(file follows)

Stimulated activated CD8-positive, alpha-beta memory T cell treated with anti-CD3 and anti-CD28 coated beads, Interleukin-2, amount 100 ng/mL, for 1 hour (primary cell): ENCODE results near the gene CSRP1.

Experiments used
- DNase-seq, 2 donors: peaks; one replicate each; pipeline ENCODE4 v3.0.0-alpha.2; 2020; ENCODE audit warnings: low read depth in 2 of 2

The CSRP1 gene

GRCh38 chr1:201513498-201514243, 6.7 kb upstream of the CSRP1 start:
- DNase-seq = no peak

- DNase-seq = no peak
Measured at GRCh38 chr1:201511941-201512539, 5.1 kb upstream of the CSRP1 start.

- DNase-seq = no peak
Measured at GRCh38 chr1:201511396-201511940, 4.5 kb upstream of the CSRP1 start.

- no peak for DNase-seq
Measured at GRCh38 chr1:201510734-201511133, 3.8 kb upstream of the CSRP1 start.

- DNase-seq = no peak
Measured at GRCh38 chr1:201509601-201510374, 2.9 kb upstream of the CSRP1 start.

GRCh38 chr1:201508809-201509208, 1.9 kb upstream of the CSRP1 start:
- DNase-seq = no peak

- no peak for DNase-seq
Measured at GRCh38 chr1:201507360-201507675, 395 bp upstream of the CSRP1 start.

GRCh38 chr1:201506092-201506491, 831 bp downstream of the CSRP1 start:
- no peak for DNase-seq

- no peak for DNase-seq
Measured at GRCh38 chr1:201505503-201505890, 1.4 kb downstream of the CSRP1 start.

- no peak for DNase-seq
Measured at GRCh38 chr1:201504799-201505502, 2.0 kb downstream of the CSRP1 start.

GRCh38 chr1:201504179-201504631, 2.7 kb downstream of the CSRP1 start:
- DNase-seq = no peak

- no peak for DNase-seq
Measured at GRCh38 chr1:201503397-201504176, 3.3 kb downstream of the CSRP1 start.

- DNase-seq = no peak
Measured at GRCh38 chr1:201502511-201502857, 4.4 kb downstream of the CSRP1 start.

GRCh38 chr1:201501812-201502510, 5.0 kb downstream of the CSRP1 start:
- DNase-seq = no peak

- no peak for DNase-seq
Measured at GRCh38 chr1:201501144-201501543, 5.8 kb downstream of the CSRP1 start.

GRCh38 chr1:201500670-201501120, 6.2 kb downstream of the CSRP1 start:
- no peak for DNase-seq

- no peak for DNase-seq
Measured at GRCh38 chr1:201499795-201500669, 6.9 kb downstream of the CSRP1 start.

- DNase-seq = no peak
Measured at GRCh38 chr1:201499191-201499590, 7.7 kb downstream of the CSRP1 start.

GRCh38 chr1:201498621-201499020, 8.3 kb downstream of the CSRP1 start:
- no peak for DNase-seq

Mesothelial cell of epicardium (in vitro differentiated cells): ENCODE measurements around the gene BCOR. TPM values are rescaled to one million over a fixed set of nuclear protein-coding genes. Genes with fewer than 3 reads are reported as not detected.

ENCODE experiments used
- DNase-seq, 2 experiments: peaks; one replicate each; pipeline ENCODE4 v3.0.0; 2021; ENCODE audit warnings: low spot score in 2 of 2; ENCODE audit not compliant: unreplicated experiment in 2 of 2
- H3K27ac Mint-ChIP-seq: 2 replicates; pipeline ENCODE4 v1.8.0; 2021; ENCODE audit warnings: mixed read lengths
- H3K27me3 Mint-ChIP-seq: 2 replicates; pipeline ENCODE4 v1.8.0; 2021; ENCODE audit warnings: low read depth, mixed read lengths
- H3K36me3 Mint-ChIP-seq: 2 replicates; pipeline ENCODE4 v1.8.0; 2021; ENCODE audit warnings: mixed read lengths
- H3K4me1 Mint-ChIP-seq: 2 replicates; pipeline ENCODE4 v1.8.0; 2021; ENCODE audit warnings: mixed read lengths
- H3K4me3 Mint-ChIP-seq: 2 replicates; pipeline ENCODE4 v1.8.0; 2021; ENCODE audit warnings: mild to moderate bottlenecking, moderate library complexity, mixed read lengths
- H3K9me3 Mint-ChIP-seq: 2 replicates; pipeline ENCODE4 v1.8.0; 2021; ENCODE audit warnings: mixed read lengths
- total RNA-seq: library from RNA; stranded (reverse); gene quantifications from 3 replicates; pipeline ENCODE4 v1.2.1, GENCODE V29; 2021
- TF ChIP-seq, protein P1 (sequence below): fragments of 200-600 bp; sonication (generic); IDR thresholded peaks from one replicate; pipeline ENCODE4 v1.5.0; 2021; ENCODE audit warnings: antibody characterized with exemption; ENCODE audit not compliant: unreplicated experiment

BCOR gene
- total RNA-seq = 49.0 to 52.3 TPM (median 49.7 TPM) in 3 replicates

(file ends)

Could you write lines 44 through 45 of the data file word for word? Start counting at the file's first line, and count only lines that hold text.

ENCODE experiments used
- DNase-seq, 2 experiments: peaks; one replicate each; pipeline ENCODE4 v3.0.0; 2021; ENCODE audit warnings: low spot score in 2 of 2; ENCODE audit not compliant: unreplicated experiment in 2 of 2